Tax

Strengthening tax avoidance sanctions: why this is a good thing for professional accountants

Yesterday HMRC published its discussion document Strengthening Tax Avoidance Sanctions and Deterrents.

Having taken time to digest the consultation document, I think this is a welcome proposal, and here are my reasons why.

The proposal recognises that the vast majority of tax payers (and following on from this, it would be fair to assume agents) comply fully with their tax obligations; something which in my experience of AAT members rings true. On this basis the majority of agents will not be adversely affected by this but should embrace the proposals because they will level the playing field, ensuring that those who design, promote and “enable” aggressive and abusive tax avoidance schemes are held to account.

To date such accountability has lain with the tax payer.  So for “enablers”, this is a low risk, high reward business, attractive to those who do not care for the wider public interest argument associated with following the spirit as well as the word of tax legislation. But does current aggressive avoidance practice, undertaken on the basis of “the best interests of the client” actually best serve the interests of the client? In my view, it does not.

We have seen an increasing number of cases where HMRC has successfully defeated tax avoidance schemes, for the example the relatively recent high profiles cases of Eclipse 35, Greene King, or Cyclops Electronics. In these cases clients had relied upon advice given by those they considered to be experts in taxation in order to, in their view, legitimately minimise their tax exposure.  In reality their liability ended up exceeding alternative acceptable tax planning arrangements. Would their advisers have been as tenacious in promoting the schemes had they risked a liability of Eclipse 35 proportions themselves? I’m not so sure.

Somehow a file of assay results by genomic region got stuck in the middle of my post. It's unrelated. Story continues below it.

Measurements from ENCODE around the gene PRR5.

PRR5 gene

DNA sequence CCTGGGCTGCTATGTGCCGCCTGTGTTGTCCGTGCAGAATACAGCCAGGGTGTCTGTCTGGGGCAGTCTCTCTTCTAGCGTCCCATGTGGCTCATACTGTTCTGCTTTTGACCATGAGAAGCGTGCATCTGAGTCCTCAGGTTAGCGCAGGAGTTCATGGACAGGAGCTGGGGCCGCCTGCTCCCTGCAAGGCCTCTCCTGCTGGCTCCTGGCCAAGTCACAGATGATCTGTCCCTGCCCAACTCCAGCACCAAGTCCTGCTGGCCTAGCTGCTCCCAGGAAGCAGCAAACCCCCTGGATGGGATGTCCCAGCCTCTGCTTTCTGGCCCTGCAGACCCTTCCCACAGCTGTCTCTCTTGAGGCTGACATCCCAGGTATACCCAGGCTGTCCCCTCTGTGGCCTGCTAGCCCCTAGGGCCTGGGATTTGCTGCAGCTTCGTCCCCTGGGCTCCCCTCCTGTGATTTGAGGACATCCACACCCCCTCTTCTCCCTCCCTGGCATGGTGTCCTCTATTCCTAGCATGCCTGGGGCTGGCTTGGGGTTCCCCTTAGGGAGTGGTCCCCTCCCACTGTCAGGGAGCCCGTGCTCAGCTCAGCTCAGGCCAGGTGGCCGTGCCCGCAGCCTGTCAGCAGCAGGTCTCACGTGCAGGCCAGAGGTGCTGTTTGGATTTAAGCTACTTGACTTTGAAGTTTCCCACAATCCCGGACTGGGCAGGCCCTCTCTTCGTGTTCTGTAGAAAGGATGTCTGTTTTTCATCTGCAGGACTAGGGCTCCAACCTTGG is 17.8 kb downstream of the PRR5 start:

Let’s take Eclipse 35 and consider this in more detail. According to the FT, users of the scheme face paying around £117m in unpaid tax and penalties. Other reports indicate that the Advance Payment Notices (APN) issued by HMRC had brought some “investors” in the scheme to the verge of bankruptcy. It would be a rather tenuous argument to justify the means on the basis of the end.

And in my view, the Eclipse debacle and other notable defeated avoidance schemes undermine public confidence in the provision of professional taxation services. The only interests truly served in these cases are those of the advisers, who whilst risking lawsuits for negligence, can assess the likelihood of such challenge as low when their client is verging on bankruptcy following defeat of the scheme.

Self-interest is a threat all professional accountants should be aware of, and take action to reduce to an acceptable level. AAT’s Code of Professional Ethics, which is based on the International Ethics Standards Board’s Code of Ethics for Professional Accountants, identifies two types of safeguard: safeguards created by the profession, legislation or regulation, and safeguards created in the work environment.

There is no better example of the former than HMRC’s proposals. And with “enablers” now having to assess their schemes in the context of their own liability, the self-interest threat should reduce, the client’s interests will therefore be better served, and overall, the public interest outcomes HMRC seeks will be manifestly more achievable on this basis.

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Tania Vanburen is AAT's Head of Professional Standards & Strategy.

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